My Top Ten Favorite Things In Turkey

“And above all, watch with glittering eyes the whole world around you because the greatest secrets are always hidden in the most unlikely places. Those who don’t believe in magic will never find it.” 
—Roald Dahl 

My Top Ten  Favorite Things In Turkey

. 1.Cappadocia could be among my favorite places in the world.  The dramatic landscape is the result of volcanic eruptions that happened millions  years ago. Wind and water eroded the land leaving these odd surreal land formations, fairy chimneys, and caves and underground cities.

Goreme Open Air Museum is a group of cave churches and monasteries from the 11th-13thcentury.  The most famous and most restored one is Karanlik Killse (Dark Church) which is filled with elaborate Byzantine frescoes. Early Christians escaping from Roman persecution found shelter in Cappadocia.

Yunak Evleri Hotel is an amazing  Cave Hotel carved into a mountain in the ancient city of Urgup. (.yunak.com/en/index.html)

Ziggys  is not the restaurant you would expect to find in an  ancient cave city.  It is cool with interesting decor and great music . It is owned by Selim and Nuray Yuksel. Nuray is an artist and also runs a beautifully displayed  gallery filled with crafts and jewelry from local Turkish artists  downstairs.   The food is so good that we ate there both nights. ( ziggycafe.com )

Hiking through the Mushroom  Valley, Love Valley,  Goreme Valley, walking all around Urgup early in the morning

Hot Air Balloon at dawn over Goreme valley.

2.Any restaurant or menu chosen by Oguz Kaya.  I  have never eaten Turkish food before.  I had no idea it was my favorite food.  Every meal was “the best one”. We ate in expensive restaurants,   gas stations,  hotels, outdoor seaside restaurants, an organic garden , a mosque,  –even the food in Ankara airport was good. (Uzun Ev Restaurant in Behramkale, Daruzziyafe,  Ottoman restaurant in Suleymaniye Mosque by Sinan in Istanbul, Orient restaurant in Cappadocia)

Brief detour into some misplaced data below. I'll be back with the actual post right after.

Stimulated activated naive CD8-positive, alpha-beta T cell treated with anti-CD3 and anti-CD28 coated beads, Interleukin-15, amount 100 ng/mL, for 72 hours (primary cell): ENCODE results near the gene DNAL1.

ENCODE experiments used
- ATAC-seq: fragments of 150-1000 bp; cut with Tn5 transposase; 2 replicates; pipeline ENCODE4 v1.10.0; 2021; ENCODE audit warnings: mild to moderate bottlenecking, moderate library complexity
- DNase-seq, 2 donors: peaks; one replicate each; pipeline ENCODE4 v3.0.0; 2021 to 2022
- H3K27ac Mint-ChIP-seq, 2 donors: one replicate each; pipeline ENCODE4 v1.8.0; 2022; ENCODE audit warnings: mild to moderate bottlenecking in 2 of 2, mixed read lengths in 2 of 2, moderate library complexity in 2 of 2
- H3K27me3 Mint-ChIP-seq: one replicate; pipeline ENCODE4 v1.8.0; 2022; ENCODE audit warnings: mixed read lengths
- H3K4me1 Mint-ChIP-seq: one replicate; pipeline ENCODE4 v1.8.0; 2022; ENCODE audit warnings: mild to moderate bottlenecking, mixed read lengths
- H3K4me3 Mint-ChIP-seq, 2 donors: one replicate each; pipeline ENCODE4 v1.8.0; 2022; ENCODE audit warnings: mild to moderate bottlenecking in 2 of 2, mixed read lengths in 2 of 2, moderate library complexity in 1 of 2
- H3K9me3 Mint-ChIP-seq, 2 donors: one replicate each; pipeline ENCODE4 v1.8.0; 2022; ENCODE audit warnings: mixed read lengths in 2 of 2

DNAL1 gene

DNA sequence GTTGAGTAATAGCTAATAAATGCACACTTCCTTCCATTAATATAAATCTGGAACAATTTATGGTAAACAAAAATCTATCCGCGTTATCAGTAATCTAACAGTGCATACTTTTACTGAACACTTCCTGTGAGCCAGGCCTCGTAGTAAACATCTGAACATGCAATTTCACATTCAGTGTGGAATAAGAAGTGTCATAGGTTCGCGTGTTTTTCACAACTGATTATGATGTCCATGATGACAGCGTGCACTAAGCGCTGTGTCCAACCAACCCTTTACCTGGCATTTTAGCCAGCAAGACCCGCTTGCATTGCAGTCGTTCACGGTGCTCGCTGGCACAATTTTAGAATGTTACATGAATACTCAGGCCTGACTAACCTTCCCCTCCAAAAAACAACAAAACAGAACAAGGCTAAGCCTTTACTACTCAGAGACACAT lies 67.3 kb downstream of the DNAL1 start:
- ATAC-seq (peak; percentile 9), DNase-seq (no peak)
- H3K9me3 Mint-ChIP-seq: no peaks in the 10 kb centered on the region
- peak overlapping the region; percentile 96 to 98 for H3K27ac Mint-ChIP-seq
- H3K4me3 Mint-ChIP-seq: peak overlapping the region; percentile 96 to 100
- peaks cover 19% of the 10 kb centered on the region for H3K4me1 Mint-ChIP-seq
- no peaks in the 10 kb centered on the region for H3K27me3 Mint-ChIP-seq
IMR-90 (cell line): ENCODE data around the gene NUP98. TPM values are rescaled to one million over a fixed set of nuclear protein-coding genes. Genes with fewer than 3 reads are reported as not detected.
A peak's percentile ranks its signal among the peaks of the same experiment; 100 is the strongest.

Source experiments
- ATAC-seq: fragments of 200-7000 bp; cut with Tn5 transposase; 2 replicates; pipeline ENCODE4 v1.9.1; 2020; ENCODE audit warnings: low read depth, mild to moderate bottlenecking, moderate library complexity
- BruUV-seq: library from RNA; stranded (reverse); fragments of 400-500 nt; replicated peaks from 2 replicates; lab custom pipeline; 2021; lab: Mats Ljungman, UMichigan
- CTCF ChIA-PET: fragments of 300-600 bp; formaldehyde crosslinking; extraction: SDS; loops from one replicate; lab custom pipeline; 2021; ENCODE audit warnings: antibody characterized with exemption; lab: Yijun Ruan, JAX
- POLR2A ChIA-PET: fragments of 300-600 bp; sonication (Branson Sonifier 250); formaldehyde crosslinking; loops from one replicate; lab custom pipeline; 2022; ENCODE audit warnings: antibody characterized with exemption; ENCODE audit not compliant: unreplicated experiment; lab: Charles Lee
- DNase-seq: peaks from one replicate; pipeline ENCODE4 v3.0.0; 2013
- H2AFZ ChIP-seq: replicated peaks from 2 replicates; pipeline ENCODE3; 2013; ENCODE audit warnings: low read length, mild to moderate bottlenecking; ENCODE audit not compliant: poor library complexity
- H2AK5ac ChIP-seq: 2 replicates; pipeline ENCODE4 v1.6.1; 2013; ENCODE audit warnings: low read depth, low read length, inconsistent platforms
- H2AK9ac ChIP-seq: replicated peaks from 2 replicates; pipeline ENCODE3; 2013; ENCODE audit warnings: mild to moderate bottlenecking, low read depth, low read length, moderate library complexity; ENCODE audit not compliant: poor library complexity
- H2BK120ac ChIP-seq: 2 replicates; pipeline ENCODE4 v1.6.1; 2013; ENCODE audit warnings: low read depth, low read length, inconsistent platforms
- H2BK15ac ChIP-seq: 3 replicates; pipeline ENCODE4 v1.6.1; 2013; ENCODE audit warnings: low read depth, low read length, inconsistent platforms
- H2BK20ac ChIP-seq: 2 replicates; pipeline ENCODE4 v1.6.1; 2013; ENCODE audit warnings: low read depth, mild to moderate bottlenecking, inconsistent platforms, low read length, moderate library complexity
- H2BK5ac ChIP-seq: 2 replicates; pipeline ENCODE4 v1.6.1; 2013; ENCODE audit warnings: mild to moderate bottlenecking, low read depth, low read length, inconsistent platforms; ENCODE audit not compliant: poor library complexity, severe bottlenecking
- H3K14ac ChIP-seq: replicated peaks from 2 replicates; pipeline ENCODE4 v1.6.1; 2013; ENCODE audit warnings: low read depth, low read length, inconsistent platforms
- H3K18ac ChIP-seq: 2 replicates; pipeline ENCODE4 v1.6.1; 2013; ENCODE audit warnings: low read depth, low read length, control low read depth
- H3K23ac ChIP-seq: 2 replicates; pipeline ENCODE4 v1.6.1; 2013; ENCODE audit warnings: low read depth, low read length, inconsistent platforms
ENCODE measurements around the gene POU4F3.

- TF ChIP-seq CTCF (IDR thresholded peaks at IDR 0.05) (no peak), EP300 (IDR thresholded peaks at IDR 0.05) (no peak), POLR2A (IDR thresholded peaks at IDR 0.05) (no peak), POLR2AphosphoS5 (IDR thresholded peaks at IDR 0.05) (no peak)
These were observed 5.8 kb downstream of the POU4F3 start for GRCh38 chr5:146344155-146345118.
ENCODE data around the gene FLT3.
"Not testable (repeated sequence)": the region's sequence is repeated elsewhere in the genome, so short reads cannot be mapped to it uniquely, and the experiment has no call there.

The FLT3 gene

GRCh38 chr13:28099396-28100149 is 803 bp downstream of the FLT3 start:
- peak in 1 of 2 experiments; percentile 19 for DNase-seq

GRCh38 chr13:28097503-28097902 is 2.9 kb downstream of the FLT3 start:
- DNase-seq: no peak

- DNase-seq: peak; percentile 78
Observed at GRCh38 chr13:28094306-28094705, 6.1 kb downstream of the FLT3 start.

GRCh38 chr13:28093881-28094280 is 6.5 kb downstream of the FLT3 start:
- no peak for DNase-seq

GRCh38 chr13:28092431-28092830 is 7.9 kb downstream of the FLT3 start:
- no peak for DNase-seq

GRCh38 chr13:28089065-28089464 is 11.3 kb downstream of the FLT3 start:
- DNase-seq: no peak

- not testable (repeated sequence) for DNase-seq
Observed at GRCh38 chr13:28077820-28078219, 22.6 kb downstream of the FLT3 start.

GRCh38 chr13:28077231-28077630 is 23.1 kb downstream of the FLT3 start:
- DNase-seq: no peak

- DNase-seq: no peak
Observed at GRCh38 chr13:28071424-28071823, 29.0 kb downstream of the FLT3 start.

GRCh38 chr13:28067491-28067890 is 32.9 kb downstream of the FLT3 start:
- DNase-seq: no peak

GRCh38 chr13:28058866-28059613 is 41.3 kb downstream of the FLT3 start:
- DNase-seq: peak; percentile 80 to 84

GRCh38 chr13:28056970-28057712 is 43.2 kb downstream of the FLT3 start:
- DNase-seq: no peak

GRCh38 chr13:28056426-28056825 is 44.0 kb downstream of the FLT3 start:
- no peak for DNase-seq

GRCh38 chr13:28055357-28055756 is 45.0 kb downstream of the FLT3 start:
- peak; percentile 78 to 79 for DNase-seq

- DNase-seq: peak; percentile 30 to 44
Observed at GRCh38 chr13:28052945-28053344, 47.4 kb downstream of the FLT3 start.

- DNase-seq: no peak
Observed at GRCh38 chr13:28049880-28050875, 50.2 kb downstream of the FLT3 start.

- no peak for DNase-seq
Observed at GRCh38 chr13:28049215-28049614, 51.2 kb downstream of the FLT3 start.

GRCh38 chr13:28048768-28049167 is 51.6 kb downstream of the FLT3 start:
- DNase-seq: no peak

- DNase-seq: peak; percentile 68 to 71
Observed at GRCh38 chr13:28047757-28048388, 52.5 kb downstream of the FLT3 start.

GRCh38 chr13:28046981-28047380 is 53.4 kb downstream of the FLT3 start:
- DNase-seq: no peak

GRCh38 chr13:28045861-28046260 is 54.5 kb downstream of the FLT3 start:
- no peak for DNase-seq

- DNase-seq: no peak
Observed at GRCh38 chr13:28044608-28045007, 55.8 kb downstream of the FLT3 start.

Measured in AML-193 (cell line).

3.Any mosque by architect Sinan especially Selimiye Mosque in Edirne I loved the Selimiye Mosque and it turns out that it is Sinan’s favorite mosque as well. He wanted it to be greater than the Hagia Sophia.  His genius was in his  use of form, simplicity, light and balance. It all worked when you walked in. He is also considered to be  one of the first earthquake-proof engineers. ( Selimiye mosque,1575, notice the recycled columns)

4. Hearing the call to prayer early in the morning at the Hotel Manici Kasri in Yesilkurt.  In a tiny village of stone houses at the foot of Mt Ida is this charming hotel. Yesilkurt (which I still can not pronounce – it is harder than it looks.) has the second highest concentration of oxygen in the air  in the world. It is a small hotel  with pomegranate trees and great food.  It was very quiet in those mountains and early in the morning I awoke to the call to prayer – the only sound in this village. I could have been in any mountain village but the call to prayer in Turkey always reminds me to take a minute and be in the present. (www.manicikasri.com )